Bullet's Leg Amputation

Bullet is a two-year-old male domestic shorthair that presented to Vetwest Carine when his owner Barbara noticed that he was not putting any weight on his left hind limb. Barbara informed us that she had been involved in a motor vehicular accident earlier in the day and had come home to find that Bullet looked very uncomfortable. Upon examination, Dr Christopher discovered that Bullet was very sore in his left hind limb and suspected that Bullet himself may have also been involved in a motor vehiclele accident!


In order to investigate the reason for Bullet’s lameness, he was admitted to hospital for radiographs of his pelvis and both hind limbs. For the safety of our patients and staff, sedation or general anaesthesia is often required for radiographs to be taken. This helps reduce movement to prevent blurry X-rays and allows efficient positioning of the patient for good pictures to be taken. As suspected, the X-rays revealed that Bullet had suffered a complete fracture to the proximal third of his left femur. This can be caused by blunt force trauma, which in cats often occurs after being hit by a moving vehicle, falling from a great height or being attacked by another animal. Chest and abdominal radiographs were also taken to rule out any bleeding or bruising within the lungs and abdomen – thankfully, no serious abnormalities were found.

After discussing the various ways to help Bullet, Barbara decided that amputation of Bullet’s left leg would be the best option moving forward. Strong pain relief was administered before the procedure started. Dr Carole and Dr Christopher worked closely together to amputate Bullet’s leg. Precision and care were taken to identify, ligate and transect the many individual vessels and nerves in his left leg. The fracture site was identified and massive trauma and bruising were observed in the tissues around the area. As a result of this finding, a coxo-femoral disarticulation approach was taken. This is when the leg is amputated at the level of the hip joint. Local anaesthetic infiltration was placed on specific nerves and muscles to significantly reduce any pain he would experience after the operation. The amputation was performed successfully and Bullet recovered well from the procedure. A fentanyl patch was placed on his body for additional pain relief.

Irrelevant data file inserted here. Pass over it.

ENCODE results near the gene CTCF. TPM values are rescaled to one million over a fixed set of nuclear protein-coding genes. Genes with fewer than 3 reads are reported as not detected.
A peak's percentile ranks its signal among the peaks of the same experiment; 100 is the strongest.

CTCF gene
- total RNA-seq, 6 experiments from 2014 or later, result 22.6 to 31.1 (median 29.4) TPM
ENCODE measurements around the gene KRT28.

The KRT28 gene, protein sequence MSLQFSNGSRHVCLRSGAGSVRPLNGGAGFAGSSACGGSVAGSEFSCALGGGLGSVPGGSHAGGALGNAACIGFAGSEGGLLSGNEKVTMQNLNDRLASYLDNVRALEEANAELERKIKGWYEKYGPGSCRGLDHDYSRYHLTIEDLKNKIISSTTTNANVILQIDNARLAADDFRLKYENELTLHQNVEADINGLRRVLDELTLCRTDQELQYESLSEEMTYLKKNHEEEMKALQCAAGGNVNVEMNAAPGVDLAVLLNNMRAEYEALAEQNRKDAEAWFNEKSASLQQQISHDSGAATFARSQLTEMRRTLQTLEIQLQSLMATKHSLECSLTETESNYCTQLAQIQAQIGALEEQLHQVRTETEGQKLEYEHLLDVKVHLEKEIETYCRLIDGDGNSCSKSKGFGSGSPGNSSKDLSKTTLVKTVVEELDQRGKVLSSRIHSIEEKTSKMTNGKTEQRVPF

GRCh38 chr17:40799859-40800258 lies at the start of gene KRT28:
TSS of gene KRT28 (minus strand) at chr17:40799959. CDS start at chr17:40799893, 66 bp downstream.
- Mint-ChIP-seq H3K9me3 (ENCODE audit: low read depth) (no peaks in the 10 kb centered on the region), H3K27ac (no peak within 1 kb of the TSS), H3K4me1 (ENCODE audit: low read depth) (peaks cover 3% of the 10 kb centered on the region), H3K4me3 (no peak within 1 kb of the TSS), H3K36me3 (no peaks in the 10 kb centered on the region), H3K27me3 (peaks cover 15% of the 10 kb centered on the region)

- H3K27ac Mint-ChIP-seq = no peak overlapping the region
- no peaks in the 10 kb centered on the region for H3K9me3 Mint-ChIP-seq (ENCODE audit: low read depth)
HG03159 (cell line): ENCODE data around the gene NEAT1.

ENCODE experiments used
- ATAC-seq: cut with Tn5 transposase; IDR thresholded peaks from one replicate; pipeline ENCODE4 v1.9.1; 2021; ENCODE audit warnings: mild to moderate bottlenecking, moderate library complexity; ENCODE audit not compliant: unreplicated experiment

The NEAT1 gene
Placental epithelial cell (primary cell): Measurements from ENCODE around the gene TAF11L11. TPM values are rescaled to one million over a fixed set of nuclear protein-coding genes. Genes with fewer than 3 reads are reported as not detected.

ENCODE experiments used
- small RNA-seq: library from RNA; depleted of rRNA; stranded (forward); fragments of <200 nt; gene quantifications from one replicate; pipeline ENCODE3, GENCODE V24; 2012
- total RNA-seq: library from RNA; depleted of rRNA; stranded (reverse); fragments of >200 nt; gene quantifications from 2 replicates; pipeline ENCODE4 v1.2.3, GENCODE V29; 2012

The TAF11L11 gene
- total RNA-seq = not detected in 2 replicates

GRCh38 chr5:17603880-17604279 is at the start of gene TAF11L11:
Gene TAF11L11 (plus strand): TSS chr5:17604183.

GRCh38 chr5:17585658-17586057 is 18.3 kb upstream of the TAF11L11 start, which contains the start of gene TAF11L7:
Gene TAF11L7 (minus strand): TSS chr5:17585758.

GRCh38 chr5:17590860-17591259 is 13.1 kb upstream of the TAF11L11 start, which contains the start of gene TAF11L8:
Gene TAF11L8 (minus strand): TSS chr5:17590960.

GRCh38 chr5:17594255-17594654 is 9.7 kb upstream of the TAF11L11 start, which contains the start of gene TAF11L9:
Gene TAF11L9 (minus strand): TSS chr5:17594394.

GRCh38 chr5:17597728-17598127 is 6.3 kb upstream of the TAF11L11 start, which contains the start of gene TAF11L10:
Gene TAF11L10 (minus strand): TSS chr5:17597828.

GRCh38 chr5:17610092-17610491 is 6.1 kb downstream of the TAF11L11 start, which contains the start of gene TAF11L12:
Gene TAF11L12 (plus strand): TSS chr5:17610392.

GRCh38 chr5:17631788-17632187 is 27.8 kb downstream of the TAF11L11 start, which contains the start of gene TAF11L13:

Bullet began purring after he woke up and was more than happy to gobble down some chicken that was lovingly prepared by our nurses. He was transferred to the emergency department at Vet24 in Balcatta who took very good care of him. It was determined the next morning that Bullet was fit for discharge back to his loving family. He went home with an elizabethan collar and medications and received lots of love and cuddles from his family. He had a long road to recovery ahead of him!  

Bullet was an absolute trooper before and after his procedure. His mum reported that he was very comfortable at home and was already starting to learn how to walk on three legs a week after surgery. Bullet returned 2 weeks after the surgery for his post-operative check and for his sutures to be removed. He received lots of love and cuddles from the staff at Vetwest Carine who were stumped at the progress he had made in such a short time! He was coping so well and exploring the clinic on three legs.  Bullet’s family were so appreciative and thankful for everything we had done to help him.

There is a growing trend for Australian owners to keep their beloved cats indoors. Most veterinarians will recommend that cats are kept indoors to minimise the risks and hazards they might face outside unsupervised. Click here for more advice on deciding what is right for your cat. If your cat spends the majority of their time outdoors, always make sure to keep a close eye on them. Seek veterinary advice if you notice any changes in behaviour, their physical appearance or if you have any concerns.

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